From 1860 to World War II, every Republican presidential candidate supported protective tariffs, according to U.S. Trade Policy: History, Theory, and the WTO by William A. Lovett, Alfred E. Eckes, Jr. and Richard L. Brinkman.
“They preached class harmony and warned that removal of the protective tariff would ‘bring widespread discontent’,” they wrote.
President William McKinley said, “Free trade results in giving our money, our manufactures, and our markets to other nations.”
Justin Morrill died in office on Dec. 28, 1899, at the age of 88. The Morrill Homestead in Strafford, Vt., is a National Historic Landmark.
This story about Justin Morrill was updated in 2022.
Image: By Magicpiano – Own work, CC BY-SA 3.0, https://commons.wikimedia.org/w/index.php?curid=50733908
[…] King Ed often worked for the Great Northern Paper Co., which owned the world’s largest paper mill in East Millinocket, Maine. The mill produced a stupendous amount of newsprint, 300 tons a day, enough for nearly every newspaper in the United States. (It’s now shut down.) […]
Tariffs were the cause of the wat. Lincoln could not let the South go because the north was dependent on Southern revenues. Lincoln wanted to make slavery permanent if the South would come back and pay the tariffs. New England radicals forced Lincoln into war because of their greed. Lesrn your history instead of Yankee: Marxist propaganda.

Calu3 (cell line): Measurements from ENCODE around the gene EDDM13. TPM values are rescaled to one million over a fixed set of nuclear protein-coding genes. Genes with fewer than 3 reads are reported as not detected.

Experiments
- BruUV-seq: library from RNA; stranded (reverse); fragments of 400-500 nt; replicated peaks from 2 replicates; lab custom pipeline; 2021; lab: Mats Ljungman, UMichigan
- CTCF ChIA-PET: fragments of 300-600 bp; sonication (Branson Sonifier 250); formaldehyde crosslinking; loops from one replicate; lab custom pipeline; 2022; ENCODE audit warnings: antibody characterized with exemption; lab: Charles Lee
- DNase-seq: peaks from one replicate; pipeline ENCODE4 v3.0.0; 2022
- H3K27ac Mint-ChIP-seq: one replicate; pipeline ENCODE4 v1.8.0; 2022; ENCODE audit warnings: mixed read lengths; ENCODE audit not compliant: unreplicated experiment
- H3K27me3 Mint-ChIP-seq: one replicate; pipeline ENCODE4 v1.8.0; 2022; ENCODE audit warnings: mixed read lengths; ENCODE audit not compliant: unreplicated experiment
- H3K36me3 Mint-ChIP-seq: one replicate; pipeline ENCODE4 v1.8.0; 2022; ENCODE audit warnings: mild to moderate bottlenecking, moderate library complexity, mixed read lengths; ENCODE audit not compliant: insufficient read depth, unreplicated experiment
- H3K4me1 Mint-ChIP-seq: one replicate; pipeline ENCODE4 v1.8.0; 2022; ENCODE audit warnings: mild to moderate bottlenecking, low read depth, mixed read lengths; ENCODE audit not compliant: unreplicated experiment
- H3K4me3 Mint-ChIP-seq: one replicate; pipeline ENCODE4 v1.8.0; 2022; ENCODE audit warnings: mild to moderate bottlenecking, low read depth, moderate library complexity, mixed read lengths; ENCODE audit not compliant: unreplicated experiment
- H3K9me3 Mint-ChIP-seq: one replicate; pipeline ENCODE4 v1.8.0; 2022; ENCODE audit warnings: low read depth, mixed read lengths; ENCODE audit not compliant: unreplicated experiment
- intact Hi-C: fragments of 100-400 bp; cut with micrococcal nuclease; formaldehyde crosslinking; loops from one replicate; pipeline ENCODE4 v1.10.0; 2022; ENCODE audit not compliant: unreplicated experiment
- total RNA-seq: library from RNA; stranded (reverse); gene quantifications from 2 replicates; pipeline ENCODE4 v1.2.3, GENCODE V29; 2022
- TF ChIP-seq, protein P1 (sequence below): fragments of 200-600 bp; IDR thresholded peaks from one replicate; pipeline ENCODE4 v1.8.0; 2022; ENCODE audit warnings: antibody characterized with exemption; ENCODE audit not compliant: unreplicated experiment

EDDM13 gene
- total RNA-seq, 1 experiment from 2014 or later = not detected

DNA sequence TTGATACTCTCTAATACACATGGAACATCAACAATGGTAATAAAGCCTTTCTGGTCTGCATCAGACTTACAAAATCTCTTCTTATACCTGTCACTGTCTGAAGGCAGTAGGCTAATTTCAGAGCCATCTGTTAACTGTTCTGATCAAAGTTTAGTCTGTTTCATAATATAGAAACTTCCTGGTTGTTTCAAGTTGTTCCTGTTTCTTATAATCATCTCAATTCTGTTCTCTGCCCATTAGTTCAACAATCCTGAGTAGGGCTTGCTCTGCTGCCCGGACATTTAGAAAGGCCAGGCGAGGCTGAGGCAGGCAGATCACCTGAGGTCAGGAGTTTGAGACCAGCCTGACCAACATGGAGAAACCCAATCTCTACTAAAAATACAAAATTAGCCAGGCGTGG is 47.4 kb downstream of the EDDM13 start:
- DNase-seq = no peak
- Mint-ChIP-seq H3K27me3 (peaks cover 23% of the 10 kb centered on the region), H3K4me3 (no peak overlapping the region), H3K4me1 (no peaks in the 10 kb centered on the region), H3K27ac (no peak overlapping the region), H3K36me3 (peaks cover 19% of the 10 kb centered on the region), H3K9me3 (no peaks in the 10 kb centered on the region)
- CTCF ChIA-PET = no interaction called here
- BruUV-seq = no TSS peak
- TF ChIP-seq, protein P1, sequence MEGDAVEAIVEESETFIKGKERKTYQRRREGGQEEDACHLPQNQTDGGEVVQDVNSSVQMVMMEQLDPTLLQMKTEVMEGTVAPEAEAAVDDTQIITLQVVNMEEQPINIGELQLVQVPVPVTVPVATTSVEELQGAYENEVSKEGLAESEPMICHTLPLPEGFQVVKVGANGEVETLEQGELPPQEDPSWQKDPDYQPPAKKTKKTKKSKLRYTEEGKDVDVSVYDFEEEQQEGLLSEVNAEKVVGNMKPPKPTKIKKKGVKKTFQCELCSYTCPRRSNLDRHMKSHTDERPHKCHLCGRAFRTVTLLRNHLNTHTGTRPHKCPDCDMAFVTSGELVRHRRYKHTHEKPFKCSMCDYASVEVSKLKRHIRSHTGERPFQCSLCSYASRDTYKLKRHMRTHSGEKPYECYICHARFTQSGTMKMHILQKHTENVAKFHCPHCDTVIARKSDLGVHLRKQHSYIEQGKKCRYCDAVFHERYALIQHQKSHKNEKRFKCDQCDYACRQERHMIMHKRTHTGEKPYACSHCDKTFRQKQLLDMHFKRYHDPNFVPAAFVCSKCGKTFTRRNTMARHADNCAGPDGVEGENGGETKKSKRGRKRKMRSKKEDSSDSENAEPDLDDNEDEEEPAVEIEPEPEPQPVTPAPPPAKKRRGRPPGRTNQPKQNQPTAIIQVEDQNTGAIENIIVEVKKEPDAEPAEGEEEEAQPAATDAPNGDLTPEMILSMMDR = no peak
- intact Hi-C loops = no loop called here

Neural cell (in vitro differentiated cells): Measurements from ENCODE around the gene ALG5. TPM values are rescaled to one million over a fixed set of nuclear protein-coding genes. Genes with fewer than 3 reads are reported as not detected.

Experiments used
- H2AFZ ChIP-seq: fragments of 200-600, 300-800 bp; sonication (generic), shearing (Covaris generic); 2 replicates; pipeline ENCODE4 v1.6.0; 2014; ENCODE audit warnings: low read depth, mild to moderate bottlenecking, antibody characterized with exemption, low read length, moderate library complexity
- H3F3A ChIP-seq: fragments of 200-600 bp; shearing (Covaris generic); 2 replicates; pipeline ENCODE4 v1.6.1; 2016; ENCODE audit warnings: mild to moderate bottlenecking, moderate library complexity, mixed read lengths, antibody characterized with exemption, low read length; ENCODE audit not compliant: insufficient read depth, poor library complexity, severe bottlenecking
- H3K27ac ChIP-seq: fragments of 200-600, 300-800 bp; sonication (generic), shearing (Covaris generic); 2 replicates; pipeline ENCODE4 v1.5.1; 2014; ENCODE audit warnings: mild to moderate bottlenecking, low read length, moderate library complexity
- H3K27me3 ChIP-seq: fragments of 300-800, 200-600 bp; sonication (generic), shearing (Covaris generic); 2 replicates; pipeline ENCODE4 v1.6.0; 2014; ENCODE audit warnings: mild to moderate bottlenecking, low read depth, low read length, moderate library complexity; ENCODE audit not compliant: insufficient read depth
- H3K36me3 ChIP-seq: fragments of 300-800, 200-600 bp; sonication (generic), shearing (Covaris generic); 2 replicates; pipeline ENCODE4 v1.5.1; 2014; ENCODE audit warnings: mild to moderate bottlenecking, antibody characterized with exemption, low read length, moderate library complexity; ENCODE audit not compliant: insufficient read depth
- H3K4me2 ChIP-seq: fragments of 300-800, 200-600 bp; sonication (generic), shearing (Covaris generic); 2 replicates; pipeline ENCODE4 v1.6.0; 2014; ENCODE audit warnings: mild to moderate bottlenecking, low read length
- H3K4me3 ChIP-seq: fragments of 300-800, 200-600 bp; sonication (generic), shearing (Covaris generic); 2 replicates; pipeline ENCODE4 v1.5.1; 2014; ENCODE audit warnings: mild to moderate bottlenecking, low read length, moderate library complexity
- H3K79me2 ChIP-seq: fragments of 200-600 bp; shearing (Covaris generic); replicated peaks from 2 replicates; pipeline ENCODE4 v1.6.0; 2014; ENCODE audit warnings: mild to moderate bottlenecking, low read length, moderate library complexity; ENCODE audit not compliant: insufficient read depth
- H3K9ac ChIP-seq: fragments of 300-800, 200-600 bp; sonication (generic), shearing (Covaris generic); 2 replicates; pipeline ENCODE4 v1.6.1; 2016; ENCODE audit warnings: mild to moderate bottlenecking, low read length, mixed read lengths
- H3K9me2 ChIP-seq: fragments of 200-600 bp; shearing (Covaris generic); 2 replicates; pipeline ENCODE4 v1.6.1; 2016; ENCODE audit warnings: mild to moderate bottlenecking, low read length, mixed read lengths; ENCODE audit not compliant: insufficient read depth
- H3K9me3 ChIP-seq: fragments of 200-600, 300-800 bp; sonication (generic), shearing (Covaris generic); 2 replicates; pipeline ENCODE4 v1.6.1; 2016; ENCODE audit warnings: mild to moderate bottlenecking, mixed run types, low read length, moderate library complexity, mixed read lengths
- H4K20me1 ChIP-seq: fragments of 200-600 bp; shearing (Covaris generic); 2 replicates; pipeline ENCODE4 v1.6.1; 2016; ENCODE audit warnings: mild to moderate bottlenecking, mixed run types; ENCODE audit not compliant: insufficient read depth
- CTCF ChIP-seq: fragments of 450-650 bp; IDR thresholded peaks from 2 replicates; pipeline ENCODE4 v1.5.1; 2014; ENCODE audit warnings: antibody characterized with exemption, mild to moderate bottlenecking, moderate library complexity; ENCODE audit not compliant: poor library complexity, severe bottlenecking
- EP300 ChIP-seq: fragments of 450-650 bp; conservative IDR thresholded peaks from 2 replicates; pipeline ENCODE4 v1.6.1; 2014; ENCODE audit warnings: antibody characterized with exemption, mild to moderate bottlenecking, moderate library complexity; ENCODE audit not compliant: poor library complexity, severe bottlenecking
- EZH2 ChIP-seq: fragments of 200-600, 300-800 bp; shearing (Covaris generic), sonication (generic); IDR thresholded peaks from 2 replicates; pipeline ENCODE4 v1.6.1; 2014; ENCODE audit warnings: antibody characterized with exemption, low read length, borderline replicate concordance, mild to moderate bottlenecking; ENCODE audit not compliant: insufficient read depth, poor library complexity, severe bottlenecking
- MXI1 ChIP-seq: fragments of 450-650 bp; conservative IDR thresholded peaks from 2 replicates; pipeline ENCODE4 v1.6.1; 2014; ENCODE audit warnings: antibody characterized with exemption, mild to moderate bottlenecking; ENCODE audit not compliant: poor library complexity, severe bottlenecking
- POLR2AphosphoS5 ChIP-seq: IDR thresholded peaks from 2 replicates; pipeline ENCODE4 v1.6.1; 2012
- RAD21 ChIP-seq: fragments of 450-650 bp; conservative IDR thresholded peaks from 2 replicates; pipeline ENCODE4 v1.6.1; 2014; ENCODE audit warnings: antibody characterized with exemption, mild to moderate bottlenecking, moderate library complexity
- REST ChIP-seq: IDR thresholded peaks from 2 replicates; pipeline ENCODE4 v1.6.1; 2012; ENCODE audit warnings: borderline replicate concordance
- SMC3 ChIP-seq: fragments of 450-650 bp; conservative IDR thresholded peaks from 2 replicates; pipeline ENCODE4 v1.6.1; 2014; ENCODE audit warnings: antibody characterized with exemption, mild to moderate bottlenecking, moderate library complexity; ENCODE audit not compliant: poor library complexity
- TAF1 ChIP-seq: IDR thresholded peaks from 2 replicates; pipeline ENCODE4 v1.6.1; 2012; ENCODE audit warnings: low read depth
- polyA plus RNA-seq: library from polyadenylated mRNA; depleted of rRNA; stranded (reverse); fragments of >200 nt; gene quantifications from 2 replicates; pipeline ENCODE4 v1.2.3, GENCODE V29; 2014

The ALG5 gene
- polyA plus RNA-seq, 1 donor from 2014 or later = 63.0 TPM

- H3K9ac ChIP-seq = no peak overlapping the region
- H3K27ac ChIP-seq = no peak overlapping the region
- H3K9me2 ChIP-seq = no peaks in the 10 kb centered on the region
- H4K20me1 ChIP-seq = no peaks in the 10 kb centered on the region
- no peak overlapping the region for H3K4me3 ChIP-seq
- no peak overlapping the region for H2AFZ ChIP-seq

Um, the story acknowledges the tariff issue.
The south was 30% of the population yet paid up to 75% of all Federal Taxes in the form of Tariffs. Tariffs were collected in southern ports only and spent by northern politicians. The representative members by population insured that the north due to their higher population always have the prevailing power in congress. Nice try New Yorker but your turnabout doesn’t hold water. The south knew it never had the representative votes to overturn the northern vote that was happy to prosper from the southern tariffs.
[…] in the 1890s, racism deepened in the North as memories of the Civil War faded. Waves of Catholic and Jewish immigrants from Canada and southern Europe moved into Yankee […]